Medical experts say “210,000 people could die from alcohol abuse in next 20 years”, according to the Daily Mirror. Several other newspapers have highlighted the estimate, based on the latest alcohol-related...
Medical experts say “210,000 people could die from alcohol abuse in next 20 years”, according to the Daily Mirror.
Several other newspapers have highlighted the estimate, based on the latest alcohol-related harm statistics released from the UK’s Office of National Statistics. These figures show that there were 6,317 alcohol-related liver deaths in 2010, slightly up from 2009. Based on this data, researchers calculated the future toll of drinking and estimated that there could be up to 210,000 preventable alcohol-related deaths over the course of the next 20 years.
However, the researchers’ projections varied quite widely. Their report stated that the death rate seen in coming years will depend on the effectiveness of government policies designed to tackle problem-drinking. They added that it is “within the power of the UK government to prevent the worst-case scenario of avoidable deaths”, and discussed implementing a minimum price per unit of alcohol.
The BBC and other media covered this story accurately.
Where have the current reports come from?
In 2011 The Lancet published an article containing projections of alcohol-related liver deaths in England and Wales, and now doctors have published updated projections of the number of drink-related liver deaths expected to occur over the next 20 years. These latest projections were made using alcohol-related harm statistics released by the UK’s Office of National Statistics (ONS) in January 2012. Today’s article, published online, was written by experts from University Hospital Southampton, the University of Liverpool and Nottingham University Hospital.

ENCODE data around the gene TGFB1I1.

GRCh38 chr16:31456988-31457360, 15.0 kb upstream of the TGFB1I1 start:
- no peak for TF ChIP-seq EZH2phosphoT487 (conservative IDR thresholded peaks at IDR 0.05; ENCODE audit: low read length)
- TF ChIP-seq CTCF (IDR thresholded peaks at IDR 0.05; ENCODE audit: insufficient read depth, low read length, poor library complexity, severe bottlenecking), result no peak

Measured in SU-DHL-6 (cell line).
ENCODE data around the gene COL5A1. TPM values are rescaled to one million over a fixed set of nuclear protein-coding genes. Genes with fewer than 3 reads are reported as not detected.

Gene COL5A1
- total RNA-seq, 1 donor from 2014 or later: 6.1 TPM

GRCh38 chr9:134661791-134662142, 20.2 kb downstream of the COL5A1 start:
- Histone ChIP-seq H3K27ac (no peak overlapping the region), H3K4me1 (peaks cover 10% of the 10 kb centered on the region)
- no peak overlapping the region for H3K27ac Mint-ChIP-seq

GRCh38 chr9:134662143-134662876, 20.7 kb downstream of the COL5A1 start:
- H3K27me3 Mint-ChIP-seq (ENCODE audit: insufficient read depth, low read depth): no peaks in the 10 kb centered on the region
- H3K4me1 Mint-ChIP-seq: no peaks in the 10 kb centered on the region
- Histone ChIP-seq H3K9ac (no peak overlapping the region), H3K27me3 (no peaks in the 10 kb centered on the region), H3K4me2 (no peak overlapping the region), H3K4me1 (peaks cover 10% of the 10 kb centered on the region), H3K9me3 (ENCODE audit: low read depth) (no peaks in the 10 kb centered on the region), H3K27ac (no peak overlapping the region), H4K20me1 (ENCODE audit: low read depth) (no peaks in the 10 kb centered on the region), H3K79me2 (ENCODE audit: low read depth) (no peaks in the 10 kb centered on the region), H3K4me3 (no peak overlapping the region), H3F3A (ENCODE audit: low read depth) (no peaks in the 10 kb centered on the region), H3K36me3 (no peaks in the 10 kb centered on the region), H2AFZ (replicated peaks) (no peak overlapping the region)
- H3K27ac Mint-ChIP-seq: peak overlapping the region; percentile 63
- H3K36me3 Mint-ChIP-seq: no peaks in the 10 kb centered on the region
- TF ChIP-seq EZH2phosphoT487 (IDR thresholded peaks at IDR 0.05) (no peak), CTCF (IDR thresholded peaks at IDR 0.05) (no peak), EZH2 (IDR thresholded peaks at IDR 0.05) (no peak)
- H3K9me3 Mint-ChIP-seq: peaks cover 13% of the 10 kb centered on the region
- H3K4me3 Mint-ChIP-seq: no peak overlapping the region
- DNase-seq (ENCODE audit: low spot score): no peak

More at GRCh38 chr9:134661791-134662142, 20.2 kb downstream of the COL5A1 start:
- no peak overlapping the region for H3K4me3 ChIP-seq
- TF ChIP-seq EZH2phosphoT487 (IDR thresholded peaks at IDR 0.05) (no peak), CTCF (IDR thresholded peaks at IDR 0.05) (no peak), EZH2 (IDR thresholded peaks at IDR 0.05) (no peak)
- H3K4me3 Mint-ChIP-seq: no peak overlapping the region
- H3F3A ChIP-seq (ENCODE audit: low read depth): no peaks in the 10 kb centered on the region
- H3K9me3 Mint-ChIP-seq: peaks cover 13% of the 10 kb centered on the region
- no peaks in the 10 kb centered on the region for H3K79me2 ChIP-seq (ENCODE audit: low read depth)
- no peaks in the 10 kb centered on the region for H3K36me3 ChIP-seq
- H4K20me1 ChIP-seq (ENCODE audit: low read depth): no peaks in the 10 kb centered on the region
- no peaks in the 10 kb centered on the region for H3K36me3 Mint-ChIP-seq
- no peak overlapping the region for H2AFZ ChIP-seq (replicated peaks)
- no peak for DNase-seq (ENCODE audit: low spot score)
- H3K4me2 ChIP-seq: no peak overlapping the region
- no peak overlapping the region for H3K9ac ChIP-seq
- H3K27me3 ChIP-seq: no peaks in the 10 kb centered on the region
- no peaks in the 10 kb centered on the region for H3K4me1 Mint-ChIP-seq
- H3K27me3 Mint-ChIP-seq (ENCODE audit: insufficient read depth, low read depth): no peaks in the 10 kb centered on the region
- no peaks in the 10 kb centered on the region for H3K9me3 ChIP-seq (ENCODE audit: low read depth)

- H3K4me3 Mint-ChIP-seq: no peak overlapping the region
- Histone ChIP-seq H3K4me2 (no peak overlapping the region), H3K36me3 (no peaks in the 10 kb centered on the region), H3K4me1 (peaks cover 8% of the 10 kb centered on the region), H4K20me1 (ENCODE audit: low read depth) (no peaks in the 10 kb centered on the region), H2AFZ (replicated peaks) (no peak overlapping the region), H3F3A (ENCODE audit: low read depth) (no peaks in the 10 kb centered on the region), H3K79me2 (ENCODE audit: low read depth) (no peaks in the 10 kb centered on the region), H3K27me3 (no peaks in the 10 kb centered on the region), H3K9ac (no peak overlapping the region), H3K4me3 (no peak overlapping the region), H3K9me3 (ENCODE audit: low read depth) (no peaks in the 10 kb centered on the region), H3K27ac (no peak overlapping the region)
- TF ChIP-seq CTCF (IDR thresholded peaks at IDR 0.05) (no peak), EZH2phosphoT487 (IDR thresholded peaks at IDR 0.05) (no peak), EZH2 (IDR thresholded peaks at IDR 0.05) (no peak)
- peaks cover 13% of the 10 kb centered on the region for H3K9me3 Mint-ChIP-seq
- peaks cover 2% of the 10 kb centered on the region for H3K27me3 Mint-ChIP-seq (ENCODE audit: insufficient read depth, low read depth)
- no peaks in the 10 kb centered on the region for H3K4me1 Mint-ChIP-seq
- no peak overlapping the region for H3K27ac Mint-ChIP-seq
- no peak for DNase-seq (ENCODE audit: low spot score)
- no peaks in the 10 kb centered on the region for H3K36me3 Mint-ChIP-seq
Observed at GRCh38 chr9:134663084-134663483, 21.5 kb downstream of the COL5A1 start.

Although alcohol-related liver deaths fell from 6,470 in 2008 to 6,230 in 2009, they began increasing again in 2010, up to 6,317 in total. Based on available data, the expert team produced a range of estimates looking at the potential death toll in years to come, factoring in how interventions such as government policy changes could prevent deaths.
In the best possible scenario, alcohol-related liver deaths, which account for approximately one quarter of alcohol-related deaths, would gradually fall to 2,500 a year over the next 20 years. This is the same number of alcohol-related liver deaths a year currently seen in the Netherlands, Sweden, Australia, New Zealand and Norway. In this “best-scenario” case, there would be an estimated 73,000 alcohol-related liver deaths over the coming 20 years. However, if alcohol policy in England and Wales was to remain the same, the experts predict that alcohol-related liver deaths would be nearly twice as high over the same period, with 143,000 deaths in total.
The experts say that the difference between the two scenarios is due to 70,000 “avoidable deaths”. This is a moderate improvement from the projection of 77,000 avoidable alcohol-related liver deaths presented in last year’s study.